Because this tape is sealed new and we cannot inspect for play-ability, we offer no warranty or guarantees on how well this tape will perform once it is opened and removed from the cellophane package. Because this sealed new 8-track tape is very old, the foam pad and glue on the foil splice most often has a tendency to deteriorate over many years of time. Always inspect and replace if necessary those items before playing any sealed new 8-track tape, or damage to the tape and player may occur.
If you would like this new sealed tape gently opened and inspected for play-ability with a new pad and foil splice added, please go to "New 8-track tape repair" in the New 8-track tape category and we will gladly perform the work for you. Be sure to select the number of repairs needed for the amount of sealed tapes you are purchasing.
The Concerto for Group and Orchestra is a concerto composed by Jon Lord, with lyrics written by Ian Gillan. It was first performed by Deep Purple and The Royal Philharmonic Orchestra conducted by Malcolm Arnold on 24 September 1969 and released on vinyl in December 1969. After the score was lost in 1970, it was performed again in 1999 with a recreated score. The 1969 performance was the first ever combination of rock music and a complete orchestra and paved the way for other rock/orchestra performances such as Metallica's S&M concert and Roger Waters's The Wall – Live in Berlin performance.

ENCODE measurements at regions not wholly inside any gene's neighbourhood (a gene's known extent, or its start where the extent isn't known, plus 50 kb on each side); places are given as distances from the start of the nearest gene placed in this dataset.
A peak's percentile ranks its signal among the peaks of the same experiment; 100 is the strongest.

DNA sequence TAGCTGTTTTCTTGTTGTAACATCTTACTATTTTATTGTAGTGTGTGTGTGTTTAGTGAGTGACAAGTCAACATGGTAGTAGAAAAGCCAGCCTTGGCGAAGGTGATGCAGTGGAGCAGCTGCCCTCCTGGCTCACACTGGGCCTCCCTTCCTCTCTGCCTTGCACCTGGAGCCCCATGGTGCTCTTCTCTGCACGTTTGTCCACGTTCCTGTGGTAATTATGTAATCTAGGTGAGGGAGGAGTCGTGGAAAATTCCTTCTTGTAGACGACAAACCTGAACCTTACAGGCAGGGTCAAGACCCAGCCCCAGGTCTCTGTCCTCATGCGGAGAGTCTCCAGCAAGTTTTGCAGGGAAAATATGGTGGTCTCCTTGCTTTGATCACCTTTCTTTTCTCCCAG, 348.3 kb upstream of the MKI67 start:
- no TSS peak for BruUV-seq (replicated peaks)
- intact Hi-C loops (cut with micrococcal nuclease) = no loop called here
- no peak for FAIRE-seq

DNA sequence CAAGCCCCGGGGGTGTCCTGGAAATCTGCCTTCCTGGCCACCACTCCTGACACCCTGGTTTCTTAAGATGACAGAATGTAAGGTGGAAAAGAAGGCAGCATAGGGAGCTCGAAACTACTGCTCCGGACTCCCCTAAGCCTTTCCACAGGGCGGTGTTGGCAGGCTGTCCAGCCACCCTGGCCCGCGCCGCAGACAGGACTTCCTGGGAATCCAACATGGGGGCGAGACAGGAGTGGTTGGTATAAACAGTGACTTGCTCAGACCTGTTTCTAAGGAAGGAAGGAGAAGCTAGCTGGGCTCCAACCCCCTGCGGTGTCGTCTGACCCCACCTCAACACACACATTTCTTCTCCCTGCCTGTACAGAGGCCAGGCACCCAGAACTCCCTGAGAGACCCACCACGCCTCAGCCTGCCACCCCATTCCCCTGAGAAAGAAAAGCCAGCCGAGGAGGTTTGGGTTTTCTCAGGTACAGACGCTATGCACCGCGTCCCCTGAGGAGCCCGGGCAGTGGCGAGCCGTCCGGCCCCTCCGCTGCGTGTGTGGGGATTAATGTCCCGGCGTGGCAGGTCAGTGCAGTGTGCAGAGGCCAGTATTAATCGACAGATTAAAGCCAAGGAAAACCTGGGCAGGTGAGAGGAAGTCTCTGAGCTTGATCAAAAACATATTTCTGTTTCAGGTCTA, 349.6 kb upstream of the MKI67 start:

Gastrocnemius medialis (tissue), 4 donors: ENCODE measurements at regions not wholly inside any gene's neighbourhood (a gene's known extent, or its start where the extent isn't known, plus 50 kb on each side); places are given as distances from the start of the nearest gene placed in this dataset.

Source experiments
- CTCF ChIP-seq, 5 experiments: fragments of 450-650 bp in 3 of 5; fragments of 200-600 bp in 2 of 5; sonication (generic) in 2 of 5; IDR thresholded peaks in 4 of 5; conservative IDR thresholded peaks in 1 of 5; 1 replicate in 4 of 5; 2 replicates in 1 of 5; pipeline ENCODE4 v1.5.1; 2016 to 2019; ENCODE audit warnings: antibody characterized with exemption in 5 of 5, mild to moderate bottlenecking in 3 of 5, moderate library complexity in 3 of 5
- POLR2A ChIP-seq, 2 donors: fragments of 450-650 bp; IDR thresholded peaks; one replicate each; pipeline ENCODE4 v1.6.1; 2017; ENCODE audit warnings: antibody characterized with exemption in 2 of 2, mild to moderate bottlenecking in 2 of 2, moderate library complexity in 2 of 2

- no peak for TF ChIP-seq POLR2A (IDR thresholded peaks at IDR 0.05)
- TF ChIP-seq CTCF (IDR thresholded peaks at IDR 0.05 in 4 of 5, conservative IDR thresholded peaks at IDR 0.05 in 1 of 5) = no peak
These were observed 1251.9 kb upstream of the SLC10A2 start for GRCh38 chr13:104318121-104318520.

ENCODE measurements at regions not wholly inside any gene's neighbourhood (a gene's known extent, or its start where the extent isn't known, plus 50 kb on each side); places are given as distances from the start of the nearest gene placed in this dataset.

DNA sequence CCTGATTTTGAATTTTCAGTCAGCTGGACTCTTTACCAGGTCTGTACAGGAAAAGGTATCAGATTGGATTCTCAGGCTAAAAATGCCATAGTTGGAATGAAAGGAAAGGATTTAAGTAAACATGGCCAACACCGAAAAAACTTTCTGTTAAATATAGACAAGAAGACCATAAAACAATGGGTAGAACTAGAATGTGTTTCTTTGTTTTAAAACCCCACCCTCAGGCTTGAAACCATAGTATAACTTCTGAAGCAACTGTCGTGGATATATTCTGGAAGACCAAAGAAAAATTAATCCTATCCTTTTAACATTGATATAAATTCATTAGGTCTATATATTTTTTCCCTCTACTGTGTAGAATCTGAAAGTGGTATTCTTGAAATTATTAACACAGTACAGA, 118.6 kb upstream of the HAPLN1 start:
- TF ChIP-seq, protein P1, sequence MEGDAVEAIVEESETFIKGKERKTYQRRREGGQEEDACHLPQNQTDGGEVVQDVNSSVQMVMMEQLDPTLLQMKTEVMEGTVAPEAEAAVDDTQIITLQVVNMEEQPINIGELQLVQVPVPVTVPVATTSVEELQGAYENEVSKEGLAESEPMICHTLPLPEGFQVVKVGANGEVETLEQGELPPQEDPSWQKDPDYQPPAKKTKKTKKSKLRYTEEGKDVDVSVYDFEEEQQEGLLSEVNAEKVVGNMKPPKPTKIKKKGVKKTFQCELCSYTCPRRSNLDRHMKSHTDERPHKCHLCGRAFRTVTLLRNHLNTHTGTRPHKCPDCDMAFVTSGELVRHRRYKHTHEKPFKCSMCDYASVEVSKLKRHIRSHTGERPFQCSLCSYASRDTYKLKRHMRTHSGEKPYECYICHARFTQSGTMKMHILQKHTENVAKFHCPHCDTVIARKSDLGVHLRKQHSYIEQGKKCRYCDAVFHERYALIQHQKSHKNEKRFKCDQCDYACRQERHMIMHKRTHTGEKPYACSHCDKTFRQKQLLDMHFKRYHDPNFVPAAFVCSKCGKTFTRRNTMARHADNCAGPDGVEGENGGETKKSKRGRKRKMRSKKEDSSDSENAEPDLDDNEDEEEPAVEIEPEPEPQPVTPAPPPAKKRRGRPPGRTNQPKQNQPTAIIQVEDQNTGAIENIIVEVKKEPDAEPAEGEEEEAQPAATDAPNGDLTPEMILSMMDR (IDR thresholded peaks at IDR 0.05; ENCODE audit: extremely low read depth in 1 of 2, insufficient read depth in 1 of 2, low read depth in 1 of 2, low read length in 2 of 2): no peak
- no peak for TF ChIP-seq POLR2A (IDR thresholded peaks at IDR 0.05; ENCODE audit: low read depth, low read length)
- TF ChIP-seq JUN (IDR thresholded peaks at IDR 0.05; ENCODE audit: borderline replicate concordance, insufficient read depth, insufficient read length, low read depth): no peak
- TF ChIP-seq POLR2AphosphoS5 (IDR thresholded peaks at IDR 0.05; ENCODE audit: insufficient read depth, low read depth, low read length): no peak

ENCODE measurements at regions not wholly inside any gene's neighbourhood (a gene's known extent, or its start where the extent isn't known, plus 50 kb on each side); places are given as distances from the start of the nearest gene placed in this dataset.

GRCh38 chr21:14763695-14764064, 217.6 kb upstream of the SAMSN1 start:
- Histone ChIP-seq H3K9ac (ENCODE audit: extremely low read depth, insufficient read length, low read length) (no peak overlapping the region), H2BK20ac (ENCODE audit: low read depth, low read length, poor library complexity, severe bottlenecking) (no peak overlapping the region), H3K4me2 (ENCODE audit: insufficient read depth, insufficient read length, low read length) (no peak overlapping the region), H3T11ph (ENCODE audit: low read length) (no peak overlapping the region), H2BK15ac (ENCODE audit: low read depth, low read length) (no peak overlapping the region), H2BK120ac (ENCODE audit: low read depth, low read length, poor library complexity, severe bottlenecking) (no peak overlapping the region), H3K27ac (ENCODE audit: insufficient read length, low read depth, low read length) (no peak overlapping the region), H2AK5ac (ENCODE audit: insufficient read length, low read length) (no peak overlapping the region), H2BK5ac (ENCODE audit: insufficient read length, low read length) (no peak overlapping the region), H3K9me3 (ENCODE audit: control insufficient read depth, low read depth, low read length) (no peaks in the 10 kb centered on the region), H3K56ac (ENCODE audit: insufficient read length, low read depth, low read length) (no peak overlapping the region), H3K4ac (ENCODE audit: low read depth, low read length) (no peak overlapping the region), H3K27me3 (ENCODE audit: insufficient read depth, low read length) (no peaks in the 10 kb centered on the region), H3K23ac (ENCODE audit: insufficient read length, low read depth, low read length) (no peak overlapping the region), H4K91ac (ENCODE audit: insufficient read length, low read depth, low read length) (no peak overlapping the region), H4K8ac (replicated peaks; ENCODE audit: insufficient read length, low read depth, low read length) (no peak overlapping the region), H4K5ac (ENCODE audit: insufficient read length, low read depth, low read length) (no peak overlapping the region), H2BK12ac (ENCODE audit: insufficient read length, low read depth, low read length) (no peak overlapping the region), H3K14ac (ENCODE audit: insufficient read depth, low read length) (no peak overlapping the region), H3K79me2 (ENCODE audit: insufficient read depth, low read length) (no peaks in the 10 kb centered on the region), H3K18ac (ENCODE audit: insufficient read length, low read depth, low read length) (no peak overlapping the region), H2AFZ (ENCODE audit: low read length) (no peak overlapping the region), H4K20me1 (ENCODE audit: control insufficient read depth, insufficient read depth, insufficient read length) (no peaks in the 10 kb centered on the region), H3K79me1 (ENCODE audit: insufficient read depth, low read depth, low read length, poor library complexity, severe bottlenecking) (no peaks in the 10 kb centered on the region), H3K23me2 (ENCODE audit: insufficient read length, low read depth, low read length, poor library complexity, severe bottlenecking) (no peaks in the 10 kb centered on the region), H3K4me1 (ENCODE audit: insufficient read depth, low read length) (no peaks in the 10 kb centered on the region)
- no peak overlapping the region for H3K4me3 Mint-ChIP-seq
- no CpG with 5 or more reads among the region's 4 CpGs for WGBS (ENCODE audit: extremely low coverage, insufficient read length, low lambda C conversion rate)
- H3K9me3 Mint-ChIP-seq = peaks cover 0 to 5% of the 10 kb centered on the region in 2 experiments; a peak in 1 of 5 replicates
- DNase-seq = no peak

Deep Purple are an English rock band formed in Hertford in 1968. Along with Led Zeppelin and Black Sabbath, they are considered to be among the pioneers of heavy metal and modern hard rock, although some band members believe that their music cannot be simply categorized as belonging to any one genre. The band also incorporated classical music, blues-rock, pop and progressive rock elements. They were once listed by the Guinness Book of World Records as "the loudest pop group", and have sold over 100 million albums worldwide. Deep Purple were ranked #22 on VH1's Greatest Artists of Hard Rock programme.
The band has gone through many line-up changes and an eight-year hiatus (1976–84). The 1968–76 line-ups are commonly labelled Mark I, II, III and IV. Their second and most commercially successful line-up featured Ian Gillan (vocals), Ritchie Blackmore (guitar), Jon Lord (keyboards), Roger Glover (bass) and Ian Paice (drums). This line-up was active from 1969 to 1973 and was revived from 1984 to 1989 and again in 1993, before the rift between Blackmore and other members became unbridgeable. The current line-up (including guitarist Steve Morse) has been much more stable, although Lord's retirement in 2002 has left Paice as the only original member never to have left the band.
Perfect Strangers is the eleventh studio album by Deep Purple, released in October 1984. It represents the first album recorded by the reformed, and most successful and popular, 'Mark II' line-up.
It was the first Deep Purple studio album in nine years, and the first with the Mk II lineup for eleven years, the last being Who Do We Think We Are in 1973. Ritchie Blackmore and Roger Glover arrived from Rainbow, Ian Gillan from Black Sabbath, Jon Lord from Whitesnake, and Ian Paice from Gary Moore's backing band.